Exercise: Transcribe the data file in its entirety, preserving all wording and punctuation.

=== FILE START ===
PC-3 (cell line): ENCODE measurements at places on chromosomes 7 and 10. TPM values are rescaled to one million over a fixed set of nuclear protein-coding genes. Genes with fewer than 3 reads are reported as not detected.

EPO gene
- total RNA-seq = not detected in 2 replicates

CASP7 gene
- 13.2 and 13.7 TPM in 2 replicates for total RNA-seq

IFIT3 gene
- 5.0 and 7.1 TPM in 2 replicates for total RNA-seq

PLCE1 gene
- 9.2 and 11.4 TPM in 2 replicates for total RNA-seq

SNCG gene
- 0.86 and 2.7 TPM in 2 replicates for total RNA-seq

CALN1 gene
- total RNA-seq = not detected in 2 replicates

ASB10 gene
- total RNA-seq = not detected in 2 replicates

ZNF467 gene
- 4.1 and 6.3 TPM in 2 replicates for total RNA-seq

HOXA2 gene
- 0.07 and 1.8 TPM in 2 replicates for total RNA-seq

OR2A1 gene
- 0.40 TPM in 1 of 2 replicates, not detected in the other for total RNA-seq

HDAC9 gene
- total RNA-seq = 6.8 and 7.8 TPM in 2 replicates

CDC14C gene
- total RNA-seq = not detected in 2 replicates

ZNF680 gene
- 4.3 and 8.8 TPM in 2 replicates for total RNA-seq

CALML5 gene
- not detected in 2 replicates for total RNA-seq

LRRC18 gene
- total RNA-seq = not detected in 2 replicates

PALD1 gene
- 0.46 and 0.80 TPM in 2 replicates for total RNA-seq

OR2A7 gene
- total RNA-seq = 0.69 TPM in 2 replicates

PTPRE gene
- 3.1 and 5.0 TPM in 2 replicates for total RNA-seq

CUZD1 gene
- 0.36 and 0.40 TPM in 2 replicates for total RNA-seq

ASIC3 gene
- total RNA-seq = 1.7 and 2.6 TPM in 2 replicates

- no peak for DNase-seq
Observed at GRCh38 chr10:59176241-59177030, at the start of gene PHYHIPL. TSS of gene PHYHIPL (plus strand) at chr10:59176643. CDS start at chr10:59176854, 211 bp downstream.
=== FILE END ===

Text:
PC-3 (cell line): ENCODE measurements at places on chromosomes 7 and 10. TPM values are rescaled to one million over a fixed set of nuclear protein-coding genes. Genes with fewer than 3 reads are reported as not detected.

EPO gene
- total RNA-seq = not detected in 2 replicates

CASP7 gene
- 13.2 and 13.7 TPM in 2 replicates for total RNA-seq

IFIT3 gene
- 5.0 and 7.1 TPM in 2 replicates for total RNA-seq

PLCE1 gene
- 9.2 and 11.4 TPM in 2 replicates for total RNA-seq

SNCG gene
- 0.86 and 2.7 TPM in 2 replicates for total RNA-seq

CALN1 gene
- total RNA-seq = not detected in 2 replicates

ASB10 gene
- total RNA-seq = not detected in 2 replicates

ZNF467 gene
- 4.1 and 6.3 TPM in 2 replicates for total RNA-seq

HOXA2 gene
- 0.07 and 1.8 TPM in 2 replicates for total RNA-seq

OR2A1 gene
- 0.40 TPM in 1 of 2 replicates, not detected in the other for total RNA-seq

HDAC9 gene
- total RNA-seq = 6.8 and 7.8 TPM in 2 replicates

CDC14C gene
- total RNA-seq = not detected in 2 replicates

ZNF680 gene
- 4.3 and 8.8 TPM in 2 replicates for total RNA-seq

CALML5 gene
- not detected in 2 replicates for total RNA-seq

LRRC18 gene
- total RNA-seq = not detected in 2 replicates

PALD1 gene
- 0.46 and 0.80 TPM in 2 replicates for total RNA-seq

OR2A7 gene
- total RNA-seq = 0.69 TPM in 2 replicates

PTPRE gene
- 3.1 and 5.0 TPM in 2 replicates for total RNA-seq

CUZD1 gene
- 0.36 and 0.40 TPM in 2 replicates for total RNA-seq

ASIC3 gene
- total RNA-seq = 1.7 and 2.6 TPM in 2 replicates

- no peak for DNase-seq
Observed at GRCh38 chr10:59176241-59177030, at the start of gene PHYHIPL. TSS of gene PHYHIPL (plus strand) at chr10:59176643. CDS start at chr10:59176854, 211 bp downstream.